The future of cannabis in Hawaii -- that was the controversial topic of a forum held Thursday night at the Hawaii Democratic Party headquarters.
Elected officials, healthcare professionals, and drug policy advocates provided updates about what's happening with cannabis at both the state and federal levels.
"The rates of drug DUIs in Colorado are actually down and the rates of teen use has not risen in the legalized states like they thought they would. So the data is coming in and it's looking pretty good. The sky has not fallen," said Pamela Lichty, President and Founder of the Drug Policy Forum of Hawaii.
State Senator Will Espero says he believes the legalization of marijuana won't happen any time soon here in Hawaii under the Trump Administration. Instead, he says the state should focus on expanding the list of qualifying health conditions for its medical marijuana program.
"Insomnia, depression, and stress -- if those three were added to the list, you would add thousands, if not tens of thousands, of potential users," said Espero.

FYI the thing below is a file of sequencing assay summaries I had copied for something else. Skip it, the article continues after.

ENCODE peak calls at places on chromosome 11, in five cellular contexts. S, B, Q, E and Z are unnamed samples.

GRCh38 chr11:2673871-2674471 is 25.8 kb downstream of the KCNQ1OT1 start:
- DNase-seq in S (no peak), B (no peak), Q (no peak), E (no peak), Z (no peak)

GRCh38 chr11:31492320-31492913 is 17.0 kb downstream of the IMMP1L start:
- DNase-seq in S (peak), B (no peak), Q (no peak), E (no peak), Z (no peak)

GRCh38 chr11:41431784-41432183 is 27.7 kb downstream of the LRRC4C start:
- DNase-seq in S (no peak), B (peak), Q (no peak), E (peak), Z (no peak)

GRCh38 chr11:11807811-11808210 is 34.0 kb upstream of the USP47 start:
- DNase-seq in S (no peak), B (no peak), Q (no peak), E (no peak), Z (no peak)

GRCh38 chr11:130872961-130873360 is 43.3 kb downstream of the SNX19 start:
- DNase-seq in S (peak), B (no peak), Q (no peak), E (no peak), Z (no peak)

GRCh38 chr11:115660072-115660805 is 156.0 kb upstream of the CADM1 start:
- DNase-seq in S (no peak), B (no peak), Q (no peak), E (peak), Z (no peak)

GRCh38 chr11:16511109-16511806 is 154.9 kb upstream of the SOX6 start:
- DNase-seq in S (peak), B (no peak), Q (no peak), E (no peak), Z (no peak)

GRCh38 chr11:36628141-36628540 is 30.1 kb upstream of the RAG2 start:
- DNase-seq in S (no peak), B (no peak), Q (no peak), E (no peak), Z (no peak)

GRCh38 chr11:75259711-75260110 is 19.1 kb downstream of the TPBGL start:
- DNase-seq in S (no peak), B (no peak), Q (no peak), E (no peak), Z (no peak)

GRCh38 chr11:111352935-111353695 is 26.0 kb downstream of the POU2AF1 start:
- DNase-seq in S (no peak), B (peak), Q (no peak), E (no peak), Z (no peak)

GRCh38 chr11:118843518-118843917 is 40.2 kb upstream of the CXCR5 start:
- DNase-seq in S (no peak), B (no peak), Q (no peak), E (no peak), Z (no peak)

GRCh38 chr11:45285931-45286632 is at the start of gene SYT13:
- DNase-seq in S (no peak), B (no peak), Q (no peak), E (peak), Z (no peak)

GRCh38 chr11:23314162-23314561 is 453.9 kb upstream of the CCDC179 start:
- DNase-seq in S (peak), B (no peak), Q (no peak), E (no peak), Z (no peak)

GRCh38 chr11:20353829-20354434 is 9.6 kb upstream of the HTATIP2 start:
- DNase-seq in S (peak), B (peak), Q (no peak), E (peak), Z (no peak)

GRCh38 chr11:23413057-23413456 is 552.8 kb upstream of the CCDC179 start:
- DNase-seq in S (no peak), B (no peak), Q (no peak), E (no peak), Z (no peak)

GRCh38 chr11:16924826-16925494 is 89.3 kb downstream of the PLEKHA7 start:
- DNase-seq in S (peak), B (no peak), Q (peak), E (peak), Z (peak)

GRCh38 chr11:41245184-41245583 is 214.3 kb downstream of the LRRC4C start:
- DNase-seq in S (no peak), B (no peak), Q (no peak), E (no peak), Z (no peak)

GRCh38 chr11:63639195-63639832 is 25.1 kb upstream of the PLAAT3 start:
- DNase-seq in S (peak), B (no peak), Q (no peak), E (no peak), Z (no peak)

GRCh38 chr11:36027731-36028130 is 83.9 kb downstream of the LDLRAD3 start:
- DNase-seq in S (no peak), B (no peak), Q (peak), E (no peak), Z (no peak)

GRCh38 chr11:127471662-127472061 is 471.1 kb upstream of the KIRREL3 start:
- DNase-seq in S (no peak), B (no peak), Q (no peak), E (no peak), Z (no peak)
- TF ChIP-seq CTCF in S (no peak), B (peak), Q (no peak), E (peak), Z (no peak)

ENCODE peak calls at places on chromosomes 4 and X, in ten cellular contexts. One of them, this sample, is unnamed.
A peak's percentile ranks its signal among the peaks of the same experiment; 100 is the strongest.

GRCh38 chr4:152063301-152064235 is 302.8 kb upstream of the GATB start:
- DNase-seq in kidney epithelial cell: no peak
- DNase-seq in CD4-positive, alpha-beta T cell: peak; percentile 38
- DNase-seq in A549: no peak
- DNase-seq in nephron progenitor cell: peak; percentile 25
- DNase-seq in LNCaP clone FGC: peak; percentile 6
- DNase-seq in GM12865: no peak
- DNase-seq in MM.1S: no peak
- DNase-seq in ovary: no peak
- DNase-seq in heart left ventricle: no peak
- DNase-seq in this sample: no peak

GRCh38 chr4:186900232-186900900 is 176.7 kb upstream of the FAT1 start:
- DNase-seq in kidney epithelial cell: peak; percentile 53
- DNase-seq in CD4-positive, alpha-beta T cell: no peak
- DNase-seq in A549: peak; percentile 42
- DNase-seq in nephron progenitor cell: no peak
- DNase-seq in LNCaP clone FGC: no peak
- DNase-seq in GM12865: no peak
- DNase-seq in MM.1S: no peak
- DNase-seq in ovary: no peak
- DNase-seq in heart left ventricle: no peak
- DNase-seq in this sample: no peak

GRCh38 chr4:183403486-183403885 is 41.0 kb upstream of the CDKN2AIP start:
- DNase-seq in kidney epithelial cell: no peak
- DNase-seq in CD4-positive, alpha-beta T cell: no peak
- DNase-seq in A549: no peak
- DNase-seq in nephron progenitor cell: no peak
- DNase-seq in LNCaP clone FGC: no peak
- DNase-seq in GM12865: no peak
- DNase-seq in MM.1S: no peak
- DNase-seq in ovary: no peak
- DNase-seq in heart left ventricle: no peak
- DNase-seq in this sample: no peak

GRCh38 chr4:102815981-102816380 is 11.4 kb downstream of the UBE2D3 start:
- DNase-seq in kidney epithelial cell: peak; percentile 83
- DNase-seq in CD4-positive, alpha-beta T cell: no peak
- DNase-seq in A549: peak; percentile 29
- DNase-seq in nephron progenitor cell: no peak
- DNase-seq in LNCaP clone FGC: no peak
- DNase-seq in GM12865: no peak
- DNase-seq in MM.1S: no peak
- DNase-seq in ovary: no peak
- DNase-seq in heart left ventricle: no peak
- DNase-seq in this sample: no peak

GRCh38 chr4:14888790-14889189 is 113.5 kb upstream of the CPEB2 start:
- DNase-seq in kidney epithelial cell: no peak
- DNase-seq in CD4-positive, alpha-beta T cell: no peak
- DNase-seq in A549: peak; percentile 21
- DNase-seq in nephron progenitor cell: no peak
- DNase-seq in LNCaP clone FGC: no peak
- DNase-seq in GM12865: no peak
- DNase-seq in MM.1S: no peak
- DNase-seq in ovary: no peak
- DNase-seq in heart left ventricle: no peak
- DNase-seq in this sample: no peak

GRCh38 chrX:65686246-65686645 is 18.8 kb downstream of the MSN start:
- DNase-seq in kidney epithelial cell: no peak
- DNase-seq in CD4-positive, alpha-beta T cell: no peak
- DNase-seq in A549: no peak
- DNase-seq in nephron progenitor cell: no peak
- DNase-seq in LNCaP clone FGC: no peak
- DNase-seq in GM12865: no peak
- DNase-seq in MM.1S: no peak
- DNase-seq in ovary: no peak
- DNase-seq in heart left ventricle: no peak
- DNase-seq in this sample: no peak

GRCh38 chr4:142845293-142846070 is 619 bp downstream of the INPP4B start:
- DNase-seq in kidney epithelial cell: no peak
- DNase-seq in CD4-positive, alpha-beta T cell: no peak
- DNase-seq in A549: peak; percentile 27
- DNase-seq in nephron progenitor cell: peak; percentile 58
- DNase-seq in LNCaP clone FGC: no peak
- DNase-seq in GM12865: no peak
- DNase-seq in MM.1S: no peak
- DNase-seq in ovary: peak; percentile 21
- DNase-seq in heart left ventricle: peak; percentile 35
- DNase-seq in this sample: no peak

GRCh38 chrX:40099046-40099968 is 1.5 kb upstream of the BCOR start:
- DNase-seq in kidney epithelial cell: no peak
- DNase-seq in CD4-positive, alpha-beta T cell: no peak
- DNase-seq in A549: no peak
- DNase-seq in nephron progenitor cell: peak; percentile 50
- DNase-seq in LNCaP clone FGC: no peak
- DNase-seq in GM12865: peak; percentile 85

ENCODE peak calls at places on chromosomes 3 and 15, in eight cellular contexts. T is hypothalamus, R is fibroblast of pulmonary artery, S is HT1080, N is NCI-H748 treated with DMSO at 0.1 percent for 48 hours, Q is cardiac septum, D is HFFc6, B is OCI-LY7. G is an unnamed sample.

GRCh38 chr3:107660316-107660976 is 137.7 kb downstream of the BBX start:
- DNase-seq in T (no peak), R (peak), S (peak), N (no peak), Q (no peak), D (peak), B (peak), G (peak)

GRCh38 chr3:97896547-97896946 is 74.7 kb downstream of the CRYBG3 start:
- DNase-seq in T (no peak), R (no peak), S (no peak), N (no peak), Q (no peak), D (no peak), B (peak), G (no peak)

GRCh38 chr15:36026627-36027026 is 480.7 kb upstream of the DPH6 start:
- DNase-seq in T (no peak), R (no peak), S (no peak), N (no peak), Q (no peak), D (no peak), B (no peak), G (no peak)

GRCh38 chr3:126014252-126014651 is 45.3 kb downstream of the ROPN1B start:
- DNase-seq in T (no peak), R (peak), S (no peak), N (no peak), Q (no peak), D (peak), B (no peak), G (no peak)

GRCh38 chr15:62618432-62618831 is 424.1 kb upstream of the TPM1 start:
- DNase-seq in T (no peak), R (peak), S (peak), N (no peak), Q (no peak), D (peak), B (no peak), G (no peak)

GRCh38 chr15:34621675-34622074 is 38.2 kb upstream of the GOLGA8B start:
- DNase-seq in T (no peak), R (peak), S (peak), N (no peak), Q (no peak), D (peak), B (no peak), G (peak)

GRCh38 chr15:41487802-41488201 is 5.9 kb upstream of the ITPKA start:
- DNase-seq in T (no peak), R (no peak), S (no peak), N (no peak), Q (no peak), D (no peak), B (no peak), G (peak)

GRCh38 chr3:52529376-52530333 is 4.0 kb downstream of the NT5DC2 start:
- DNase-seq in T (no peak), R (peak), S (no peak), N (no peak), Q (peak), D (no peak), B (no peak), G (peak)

For decriminalization, Espero says the Senate has passed measures before, but blames the House for stalling efforts. He claims House members are not as open-minded.
State Rep. Kaniela Ing agrees with that statement, but says he's noticed a shift in attitudes for some of his colleagues over the years.
"Legislators are more interested now in how we can make a quick buck and bring in revenue," Ing said.
Meanwhile, via Skype from Maui, U.S. Representative Tulsi Gabbard gave an update on what's happening in Congress. She recently co-sponsored a measure that would federally decriminalize marijuana so it's regulated like alcohol and tobacco.
"This is a bipartisan bill and we are continuing to try to build bipartisan support around it. It's really critical given the position the Attorney General (Jeff Sessions) has taken," Gabbard said.